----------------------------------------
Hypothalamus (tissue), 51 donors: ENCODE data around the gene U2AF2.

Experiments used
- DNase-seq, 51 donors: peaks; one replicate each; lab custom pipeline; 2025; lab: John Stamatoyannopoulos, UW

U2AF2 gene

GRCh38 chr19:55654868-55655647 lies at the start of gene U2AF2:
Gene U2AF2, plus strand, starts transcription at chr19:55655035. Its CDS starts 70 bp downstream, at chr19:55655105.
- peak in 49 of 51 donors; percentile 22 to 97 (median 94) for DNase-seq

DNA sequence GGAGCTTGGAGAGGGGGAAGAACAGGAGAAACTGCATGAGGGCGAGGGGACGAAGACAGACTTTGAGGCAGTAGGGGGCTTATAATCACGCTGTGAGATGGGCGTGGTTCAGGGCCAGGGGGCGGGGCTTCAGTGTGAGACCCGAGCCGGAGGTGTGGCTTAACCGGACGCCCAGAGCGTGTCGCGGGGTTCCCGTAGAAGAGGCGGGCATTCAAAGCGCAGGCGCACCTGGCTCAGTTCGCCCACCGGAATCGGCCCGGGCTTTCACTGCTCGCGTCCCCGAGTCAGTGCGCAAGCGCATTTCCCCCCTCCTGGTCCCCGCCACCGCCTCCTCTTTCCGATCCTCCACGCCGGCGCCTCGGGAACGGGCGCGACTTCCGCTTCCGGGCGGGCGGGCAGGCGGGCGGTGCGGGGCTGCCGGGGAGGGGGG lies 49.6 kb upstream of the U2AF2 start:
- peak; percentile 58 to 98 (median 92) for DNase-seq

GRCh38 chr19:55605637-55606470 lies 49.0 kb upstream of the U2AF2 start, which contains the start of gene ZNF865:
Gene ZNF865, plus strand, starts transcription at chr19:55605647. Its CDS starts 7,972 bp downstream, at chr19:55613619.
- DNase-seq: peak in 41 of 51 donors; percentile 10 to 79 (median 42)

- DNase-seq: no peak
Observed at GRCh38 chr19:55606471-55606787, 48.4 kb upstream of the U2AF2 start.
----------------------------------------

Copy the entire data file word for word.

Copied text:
Hypothalamus (tissue), 51 donors: ENCODE data around the gene U2AF2.

Experiments used
- DNase-seq, 51 donors: peaks; one replicate each; lab custom pipeline; 2025; lab: John Stamatoyannopoulos, UW

U2AF2 gene

GRCh38 chr19:55654868-55655647 lies at the start of gene U2AF2:
Gene U2AF2, plus strand, starts transcription at chr19:55655035. Its CDS starts 70 bp downstream, at chr19:55655105.
- peak in 49 of 51 donors; percentile 22 to 97 (median 94) for DNase-seq

DNA sequence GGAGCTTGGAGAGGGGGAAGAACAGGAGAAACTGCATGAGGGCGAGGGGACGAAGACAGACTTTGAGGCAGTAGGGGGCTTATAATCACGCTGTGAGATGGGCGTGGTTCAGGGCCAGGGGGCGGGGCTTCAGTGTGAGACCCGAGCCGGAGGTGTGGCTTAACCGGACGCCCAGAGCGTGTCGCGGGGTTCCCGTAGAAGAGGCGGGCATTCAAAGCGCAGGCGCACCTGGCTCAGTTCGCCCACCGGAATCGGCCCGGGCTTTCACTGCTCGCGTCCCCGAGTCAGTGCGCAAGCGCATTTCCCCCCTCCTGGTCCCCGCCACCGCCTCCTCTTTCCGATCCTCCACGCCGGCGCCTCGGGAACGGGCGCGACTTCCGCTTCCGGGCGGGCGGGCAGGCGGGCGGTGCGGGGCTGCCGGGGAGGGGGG lies 49.6 kb upstream of the U2AF2 start:
- peak; percentile 58 to 98 (median 92) for DNase-seq

GRCh38 chr19:55605637-55606470 lies 49.0 kb upstream of the U2AF2 start, which contains the start of gene ZNF865:
Gene ZNF865, plus strand, starts transcription at chr19:55605647. Its CDS starts 7,972 bp downstream, at chr19:55613619.
- DNase-seq: peak in 41 of 51 donors; percentile 10 to 79 (median 42)

- DNase-seq: no peak
Observed at GRCh38 chr19:55606471-55606787, 48.4 kb upstream of the U2AF2 start.